GSMA and ETNO want Big Tech to pay for 5G network

The GSMA and ETNO — in a joint response to the European Commission consultation – have demanded that Big Tech should share cost of rolling out 5G networks.
Kazakhstan mobile networkBig Tech includes Meta Platforms, Google, Microsoft, Netflix, among others. GSMA and ETNO say big technology are generating revenue riding on the mobile networks on top telecom operators.

These associations emphasize that Europe is at a critical juncture. They assert that immediate policy changes are necessary to establish the right conditions for Europe to lead in connectivity and prevent further lagging behind global competitors.

Europe currently faces underinvestment in telecom networks and services, resulting in a substantial investment gap of approximately €174 billion according to estimates by the European Commission. The sector is experiencing overall declining or stagnant revenues, returns below the cost of capital, weak market valuations, and high levels of debt.

In comparison to China, Japan, and the United States, Europe had 38 mobile operating groups with over 500,000 customers in 2021. Similarly, Europe has more than 580 mobile virtual operators (MVNOs), while the United States, Canada, China, Japan, and South Korea collectively have fewer. These statistics demonstrate the pressing need for Europe to address its connectivity challenges.

European telecom companies invested €56.3 billion in 2021 to deploy advanced networks and services, benefiting over 500 million citizens. However, regulatory intervention is necessary to ensure that large traffic generators contribute fairly to network deployment. Such intervention would bring significant improvements to European users, economies, and societies as a whole.

The current relationship between telecom operators and large traffic generators is imbalanced, as a few multinational companies generate substantial network costs that telecom companies and their customers bear exclusively. This situation hampers investment in future networks, putting European citizens and businesses at a global disadvantage.

These circumstances pose a threat to Europe’s Open Strategic Autonomy and raise doubts about the EU’s aspirations for future connectivity leadership. In response, ETNO and the GSMA have put forth policy proposals to address these concerns and ensure that Europe remains at the forefront of 5G, fiber-to-the-home (FTTH), and new cloud technologies. These proposals aim to support the inclusive rollout of new networks and facilitate the crucial green-digital transition.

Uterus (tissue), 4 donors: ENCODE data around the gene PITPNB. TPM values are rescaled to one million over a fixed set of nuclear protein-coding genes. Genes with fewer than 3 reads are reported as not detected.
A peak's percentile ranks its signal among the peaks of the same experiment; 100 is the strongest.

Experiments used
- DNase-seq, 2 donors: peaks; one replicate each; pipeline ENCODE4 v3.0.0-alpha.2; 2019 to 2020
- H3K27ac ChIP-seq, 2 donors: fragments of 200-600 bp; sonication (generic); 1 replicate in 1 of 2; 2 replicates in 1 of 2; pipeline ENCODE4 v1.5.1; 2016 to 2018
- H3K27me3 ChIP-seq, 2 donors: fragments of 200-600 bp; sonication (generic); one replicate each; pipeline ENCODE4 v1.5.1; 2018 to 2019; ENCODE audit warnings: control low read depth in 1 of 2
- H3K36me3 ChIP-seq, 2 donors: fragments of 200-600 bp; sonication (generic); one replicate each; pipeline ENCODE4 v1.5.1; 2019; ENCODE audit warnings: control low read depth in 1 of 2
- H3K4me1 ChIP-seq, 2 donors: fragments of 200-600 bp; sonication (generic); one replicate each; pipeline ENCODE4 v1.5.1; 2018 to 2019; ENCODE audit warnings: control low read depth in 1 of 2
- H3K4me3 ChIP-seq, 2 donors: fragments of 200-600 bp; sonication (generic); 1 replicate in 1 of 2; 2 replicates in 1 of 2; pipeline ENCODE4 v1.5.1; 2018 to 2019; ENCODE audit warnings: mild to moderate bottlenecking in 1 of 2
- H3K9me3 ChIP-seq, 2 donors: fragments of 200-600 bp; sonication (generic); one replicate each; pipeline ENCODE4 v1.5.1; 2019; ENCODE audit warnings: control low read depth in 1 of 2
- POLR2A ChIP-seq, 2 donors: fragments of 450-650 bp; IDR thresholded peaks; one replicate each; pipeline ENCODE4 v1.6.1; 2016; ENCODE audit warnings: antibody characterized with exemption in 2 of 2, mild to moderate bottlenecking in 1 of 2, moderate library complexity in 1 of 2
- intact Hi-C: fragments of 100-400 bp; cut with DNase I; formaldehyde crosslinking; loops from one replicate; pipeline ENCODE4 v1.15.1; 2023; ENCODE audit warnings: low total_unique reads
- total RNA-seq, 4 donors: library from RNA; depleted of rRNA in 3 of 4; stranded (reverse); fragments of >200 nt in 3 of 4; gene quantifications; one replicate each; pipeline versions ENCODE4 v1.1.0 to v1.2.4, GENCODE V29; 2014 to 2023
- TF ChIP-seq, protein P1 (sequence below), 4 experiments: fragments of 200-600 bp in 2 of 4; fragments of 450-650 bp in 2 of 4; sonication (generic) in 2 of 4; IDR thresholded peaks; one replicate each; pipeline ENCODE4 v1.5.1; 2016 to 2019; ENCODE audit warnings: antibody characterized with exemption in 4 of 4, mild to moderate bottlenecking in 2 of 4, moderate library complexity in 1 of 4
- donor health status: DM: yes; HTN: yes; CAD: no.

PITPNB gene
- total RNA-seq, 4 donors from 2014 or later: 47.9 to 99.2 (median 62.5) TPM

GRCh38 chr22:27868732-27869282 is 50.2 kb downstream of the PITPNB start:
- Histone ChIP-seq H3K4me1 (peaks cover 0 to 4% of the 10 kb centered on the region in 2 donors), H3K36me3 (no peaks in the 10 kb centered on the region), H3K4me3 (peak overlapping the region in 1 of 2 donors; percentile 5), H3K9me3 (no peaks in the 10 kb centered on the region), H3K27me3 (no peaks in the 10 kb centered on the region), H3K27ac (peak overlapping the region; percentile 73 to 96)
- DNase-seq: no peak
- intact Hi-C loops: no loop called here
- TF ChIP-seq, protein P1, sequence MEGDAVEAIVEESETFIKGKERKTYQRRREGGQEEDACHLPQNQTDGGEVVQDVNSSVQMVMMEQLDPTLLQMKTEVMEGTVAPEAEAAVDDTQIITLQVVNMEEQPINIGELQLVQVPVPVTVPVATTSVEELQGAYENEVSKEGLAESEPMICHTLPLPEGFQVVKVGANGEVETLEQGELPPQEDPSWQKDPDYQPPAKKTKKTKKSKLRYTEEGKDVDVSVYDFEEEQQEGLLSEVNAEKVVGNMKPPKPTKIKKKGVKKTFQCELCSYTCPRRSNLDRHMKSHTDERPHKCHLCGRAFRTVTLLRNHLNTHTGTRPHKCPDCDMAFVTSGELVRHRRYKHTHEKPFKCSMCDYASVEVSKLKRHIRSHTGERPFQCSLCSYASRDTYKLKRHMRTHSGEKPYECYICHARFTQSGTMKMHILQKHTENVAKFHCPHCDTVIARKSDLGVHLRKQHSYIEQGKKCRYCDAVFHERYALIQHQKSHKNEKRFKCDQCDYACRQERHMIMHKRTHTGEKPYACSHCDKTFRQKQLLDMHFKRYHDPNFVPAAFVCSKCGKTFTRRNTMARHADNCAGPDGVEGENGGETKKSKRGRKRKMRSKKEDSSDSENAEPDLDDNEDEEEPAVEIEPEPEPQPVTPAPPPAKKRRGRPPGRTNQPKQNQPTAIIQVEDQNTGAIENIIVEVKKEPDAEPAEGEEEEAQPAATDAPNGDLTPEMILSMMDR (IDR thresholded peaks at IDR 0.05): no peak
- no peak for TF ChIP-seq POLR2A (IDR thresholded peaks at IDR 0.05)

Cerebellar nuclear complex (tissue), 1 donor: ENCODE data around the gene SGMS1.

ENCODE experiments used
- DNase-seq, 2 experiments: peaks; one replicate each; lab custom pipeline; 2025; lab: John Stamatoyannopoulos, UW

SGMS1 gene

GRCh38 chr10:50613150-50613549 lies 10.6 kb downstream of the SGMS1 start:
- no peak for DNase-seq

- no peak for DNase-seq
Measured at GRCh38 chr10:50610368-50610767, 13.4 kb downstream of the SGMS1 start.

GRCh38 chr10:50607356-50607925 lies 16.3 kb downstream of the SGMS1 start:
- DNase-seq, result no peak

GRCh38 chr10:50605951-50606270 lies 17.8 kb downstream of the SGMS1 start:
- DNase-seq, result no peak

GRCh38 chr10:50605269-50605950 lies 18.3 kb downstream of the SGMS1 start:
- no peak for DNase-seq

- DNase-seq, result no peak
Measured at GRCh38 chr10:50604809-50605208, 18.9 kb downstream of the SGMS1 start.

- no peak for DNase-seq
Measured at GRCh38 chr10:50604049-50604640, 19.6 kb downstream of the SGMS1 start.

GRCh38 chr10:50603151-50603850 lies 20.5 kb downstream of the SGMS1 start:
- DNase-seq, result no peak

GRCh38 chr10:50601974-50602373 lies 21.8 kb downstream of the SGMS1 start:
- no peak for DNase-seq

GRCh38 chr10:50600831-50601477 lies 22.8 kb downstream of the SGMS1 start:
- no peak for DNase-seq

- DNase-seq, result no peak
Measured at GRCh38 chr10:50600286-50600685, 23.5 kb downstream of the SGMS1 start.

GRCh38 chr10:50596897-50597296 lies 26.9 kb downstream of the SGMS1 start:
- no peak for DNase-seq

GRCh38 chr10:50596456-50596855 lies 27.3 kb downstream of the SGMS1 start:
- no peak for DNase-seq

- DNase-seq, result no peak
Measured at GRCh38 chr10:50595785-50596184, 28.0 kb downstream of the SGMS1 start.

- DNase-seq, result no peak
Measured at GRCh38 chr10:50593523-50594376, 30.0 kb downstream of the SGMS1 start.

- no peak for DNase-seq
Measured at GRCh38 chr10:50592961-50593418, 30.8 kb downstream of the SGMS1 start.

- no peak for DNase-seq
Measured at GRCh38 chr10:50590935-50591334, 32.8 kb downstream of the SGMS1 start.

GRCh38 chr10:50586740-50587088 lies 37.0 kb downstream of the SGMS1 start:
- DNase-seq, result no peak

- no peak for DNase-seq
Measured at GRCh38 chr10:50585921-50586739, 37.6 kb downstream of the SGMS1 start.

The associations’ response suggests the following policy changes in Europe:

Creating a genuine single market for telecommunications by simplifying regulations related to telecoms rules, spectrum policy, consumer protection, taxation, and harmonized security frameworks.

Encouraging in-market consolidation to foster a healthy European telecom market through increased scale.

Introducing a fair contribution mechanism that enables balanced negotiations between telecommunications companies and large traffic generators. Currently, these generators derive significant benefits from telecom investments while imposing a high cost burden through their traffic, exerting disproportionate power across markets.

Lise Fuhr, Director General of ETNO, emphasized the strategic importance of a robust telecom sector for Europe, as secure and innovative networks serve as the backbone of society. Fuhr called for a better balance between powerful tech giants and European telcos, along with improved market scale. She asserted that policy changes are necessary to achieve the EU Digital Decade targets and expedite the green transition.

John Giusti, Chief Regulatory Officer of the GSMA, stressed the need for Europe to look forward and move away from outdated regulatory models in order to regain digital leadership.